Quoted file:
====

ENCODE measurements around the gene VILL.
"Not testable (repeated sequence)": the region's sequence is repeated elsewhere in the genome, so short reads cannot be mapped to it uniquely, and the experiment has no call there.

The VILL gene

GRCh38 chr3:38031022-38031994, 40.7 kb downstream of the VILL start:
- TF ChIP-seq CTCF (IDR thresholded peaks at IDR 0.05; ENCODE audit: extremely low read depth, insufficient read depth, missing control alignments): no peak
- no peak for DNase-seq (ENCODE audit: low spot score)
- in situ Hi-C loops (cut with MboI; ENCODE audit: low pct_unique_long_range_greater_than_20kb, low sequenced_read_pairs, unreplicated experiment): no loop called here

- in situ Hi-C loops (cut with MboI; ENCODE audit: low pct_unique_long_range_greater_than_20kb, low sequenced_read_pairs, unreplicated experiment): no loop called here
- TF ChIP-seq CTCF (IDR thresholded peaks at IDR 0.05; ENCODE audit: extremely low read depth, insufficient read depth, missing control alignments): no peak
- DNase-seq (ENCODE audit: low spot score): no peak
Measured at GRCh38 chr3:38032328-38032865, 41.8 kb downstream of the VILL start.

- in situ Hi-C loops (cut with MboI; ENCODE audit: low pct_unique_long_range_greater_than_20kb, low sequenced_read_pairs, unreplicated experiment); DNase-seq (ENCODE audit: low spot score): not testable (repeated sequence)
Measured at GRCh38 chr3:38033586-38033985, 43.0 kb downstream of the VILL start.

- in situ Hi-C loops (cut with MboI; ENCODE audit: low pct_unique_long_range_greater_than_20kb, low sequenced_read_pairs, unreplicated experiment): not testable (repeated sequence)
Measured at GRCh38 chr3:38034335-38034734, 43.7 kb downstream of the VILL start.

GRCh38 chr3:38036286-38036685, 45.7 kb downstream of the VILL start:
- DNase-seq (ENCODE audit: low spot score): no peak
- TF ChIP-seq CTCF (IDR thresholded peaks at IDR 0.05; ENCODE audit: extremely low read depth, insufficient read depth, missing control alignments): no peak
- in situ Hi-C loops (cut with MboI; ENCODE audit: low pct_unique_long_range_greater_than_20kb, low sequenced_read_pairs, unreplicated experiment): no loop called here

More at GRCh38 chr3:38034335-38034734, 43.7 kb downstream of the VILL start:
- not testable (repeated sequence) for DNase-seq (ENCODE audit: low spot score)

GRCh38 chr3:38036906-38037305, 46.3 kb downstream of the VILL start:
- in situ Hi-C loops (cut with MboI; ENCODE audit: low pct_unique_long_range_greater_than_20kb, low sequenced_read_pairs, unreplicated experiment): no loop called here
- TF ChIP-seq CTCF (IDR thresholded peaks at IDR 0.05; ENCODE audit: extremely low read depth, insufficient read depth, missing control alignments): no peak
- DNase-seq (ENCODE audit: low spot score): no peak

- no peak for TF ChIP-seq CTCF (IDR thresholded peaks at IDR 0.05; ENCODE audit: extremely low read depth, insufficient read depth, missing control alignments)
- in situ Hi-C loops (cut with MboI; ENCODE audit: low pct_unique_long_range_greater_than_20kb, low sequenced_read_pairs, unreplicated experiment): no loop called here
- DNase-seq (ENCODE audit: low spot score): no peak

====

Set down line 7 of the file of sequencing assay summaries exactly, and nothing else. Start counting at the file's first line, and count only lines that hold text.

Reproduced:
- in situ Hi-C loops (cut with MboI; ENCODE audit: low pct_unique_long_range_greater_than_20kb, low sequenced_read_pairs, unreplicated experiment): no loop called here